~30 person travel teams are the hot new thing. Every year, more and more leagues are opting to combine their A & B level travel teams into one big team. But why? In the growing and changing world of roller derby, it makes sense that more people are better.

Anyone can see from this year’s championships that contact and competition are at an all-time high. Things are more unpredictable and with WFTDA increasing rostered skaters from 14 to 15, having a deeper bench is important.


What the Texas Roller Girls Travel Team Did

Texas Roller Girls Team Huddle, © Michele J Hale


For Texas, a lot of people did a lot of work to get us to the place where we could combine our two teams. It took a couple of years of talking and planning, deciding if this is what we wanted to do, taking surveys, talking it out, and voting.

This was not an easy task but was very obviously worth it for us. There were some ups and downs, for sure, but we learned a lot, especially about how important it is to create and work toward the culture you want. Most of the work was done by our captains, Bo Jacks’em, Stone Her, and Me Shove You Long Time, as well as our coaches, Cease Ann Desist and Eric King. Before that, captains Jackie Daniels and Aja Gair did a lot of work to prep for the coming merger. And Olivia Shootin’ John did a great job planning our games and tournaments for the year to make sure the teams were together for all of them.

This will be a very basic outline with limited details. This is a very important process and every league should assess how to do it the best for their situation and members.


To combine in 2018, the work for us started in 2017

First, we started by having one practice a week where our A and B teams worked together. For this we usually worked on the same drill on opposite sides of the track, split up by team, or we scrimmaged with or against each other. The goal was to just start working together, even if it was just a little bit, to help build for the next year. When OJ planned our 2018 games and tournaments, she made sure that there were games for both the A and the B team. Basically, the entire team would travel together to all the tournaments.

In my opinion, travelling everywhere together was the single greatest thing we did to create our new team culture. It allowed us to really get to know each other as a full team instead of as two separate teams. We were able to really support each other like we hadn’t before and it was really beneficial for everyone.


What we did in 2018

Every practice, we practised together

  • In the beginning of the year, all 30 combined and worked on drills together. We have one track, so with 30 people, this means running at least two drill stations if possible.
  • As we got closer to our first tournament, we separated into two teams, with about 5 overlap skaters. These teams practised together more regularly. Instead, when we split into two drill stations, they were based on who would be playing on what team in the tournament. If we could only do one drill at a time, we would trade off Texies, Chainsaws, Texies, Chainsaws, etc.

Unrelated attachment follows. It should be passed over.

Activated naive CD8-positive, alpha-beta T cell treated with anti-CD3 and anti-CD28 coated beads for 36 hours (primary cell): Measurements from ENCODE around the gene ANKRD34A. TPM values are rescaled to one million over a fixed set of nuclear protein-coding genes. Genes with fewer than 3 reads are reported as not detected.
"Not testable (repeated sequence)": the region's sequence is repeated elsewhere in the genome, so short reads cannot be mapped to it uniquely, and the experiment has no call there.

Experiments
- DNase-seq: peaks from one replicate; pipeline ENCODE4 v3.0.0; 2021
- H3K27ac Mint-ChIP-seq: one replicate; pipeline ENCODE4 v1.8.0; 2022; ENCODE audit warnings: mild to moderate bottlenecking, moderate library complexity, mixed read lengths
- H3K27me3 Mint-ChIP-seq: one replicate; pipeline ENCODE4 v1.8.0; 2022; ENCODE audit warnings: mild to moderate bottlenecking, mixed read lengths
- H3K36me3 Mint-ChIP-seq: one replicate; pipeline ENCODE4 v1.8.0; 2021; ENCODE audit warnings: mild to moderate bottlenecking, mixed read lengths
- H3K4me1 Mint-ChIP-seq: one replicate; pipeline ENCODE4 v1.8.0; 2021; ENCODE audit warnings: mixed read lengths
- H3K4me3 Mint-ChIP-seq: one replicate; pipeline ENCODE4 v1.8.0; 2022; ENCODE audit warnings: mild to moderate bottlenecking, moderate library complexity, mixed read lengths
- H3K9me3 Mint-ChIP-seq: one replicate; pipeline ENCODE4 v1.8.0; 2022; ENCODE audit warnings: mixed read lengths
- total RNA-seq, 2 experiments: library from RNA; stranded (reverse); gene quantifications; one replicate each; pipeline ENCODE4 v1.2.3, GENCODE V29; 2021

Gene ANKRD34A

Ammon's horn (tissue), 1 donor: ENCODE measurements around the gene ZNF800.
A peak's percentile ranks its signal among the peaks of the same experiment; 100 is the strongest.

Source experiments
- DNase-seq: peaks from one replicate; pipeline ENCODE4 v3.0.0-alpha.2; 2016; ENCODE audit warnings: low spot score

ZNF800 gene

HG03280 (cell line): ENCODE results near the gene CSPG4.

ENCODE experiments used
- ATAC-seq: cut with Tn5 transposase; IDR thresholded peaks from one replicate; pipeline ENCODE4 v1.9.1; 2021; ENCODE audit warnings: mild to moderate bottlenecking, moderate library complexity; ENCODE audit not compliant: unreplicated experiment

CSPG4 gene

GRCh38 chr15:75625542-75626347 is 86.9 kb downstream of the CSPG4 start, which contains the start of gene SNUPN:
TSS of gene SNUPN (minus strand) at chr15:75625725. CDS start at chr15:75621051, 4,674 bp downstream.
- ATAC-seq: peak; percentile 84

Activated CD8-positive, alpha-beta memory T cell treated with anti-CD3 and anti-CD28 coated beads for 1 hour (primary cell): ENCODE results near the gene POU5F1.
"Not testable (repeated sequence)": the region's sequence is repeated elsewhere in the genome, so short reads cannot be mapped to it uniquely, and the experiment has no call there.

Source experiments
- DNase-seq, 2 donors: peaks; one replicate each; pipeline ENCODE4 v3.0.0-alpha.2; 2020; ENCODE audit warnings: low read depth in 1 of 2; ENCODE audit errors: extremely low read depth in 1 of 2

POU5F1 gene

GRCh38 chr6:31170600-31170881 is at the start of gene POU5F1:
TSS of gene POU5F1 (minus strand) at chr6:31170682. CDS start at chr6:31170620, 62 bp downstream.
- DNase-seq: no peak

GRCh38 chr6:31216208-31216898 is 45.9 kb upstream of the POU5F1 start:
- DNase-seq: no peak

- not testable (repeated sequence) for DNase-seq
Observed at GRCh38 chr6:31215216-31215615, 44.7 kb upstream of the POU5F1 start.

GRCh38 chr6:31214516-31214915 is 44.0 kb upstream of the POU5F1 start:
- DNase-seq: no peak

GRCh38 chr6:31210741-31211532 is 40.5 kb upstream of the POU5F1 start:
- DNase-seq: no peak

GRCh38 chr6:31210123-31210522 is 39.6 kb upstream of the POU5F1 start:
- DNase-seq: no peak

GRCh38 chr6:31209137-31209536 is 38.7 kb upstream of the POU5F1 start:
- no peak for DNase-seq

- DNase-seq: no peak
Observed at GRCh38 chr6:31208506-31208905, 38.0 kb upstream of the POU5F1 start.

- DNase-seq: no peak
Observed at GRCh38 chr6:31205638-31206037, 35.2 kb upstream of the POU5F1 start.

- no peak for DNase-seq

• After a tournament, we would go back to skating altogether. Then again, we would separate before another tournament. It was very cyclical until playoffs/champs.
  • When the Chainsaws were prepping for champs, the Texies were also preparing for playoffs, so each team had a dedicated practice. Both teams would come to every practice, but the focus would be either on the Chainsaws or Texies.


We picked a Chainsaws captain for the year

One person was a dedicated Chainsaws captain for the year, voted at the beginning. A co-captain was voted on before each tournament. They’d be the Chainsaw co-captain for that tournament.


We had two travel team tryouts

One at the beginning of the season and one in the middle. Things happen, people leave, but it’s important to make sure there are enough skaters for both teams. Otherwise, a lot of people could get burned out and the entire team would struggle.


That’s the basic outline of how we ran our first year of a combined ~30 person team. It was pretty different logistically and practice-wise, but it was pretty easy to get into the rhythm of the new setup. There was definitely a learning curve for the first couple of tournaments, but we found our rhythm near the end of the year. We all worked hard and together, growing as one unit, to be able to win our playoff’s location and go into champs with a strong team mindset.


Benefits for us:

  • Instead of crossover players having to learn two different sets of strategy/rules to follow, there’s one cohesive strategy across both teams.
  • We lost a lot of people last year and a lot of people had counted us out for champs. We were able to build everyone up to a higher level
  • Every person was valuable and we didn’t rely on a core set of skaters, but instead played together as a team.
  • We ended the season ranked lower, but have a higher ranking score overall (857 vs. 834).
    The one thing that’s super important is making sure there is a culture of positivity and growth. Feedback is important as well as making sure people’s opinions are heard. We’re lucky to have coaches who are ridiculously smart and amazing, who really helped make this process work and helped us be successful, physically and mentally.

    The first step for you is to just make sure this is something that the league wants. Even if it takes a couple of years to actually get there, it’s important that everyone is on board and understands the positive benefits that combining the A and B teams can have.


    About the author: Gravy, Baby! is a Texas Roller Girls and STEAKS CRW alumni. Find out what she’s up to on her IG account.


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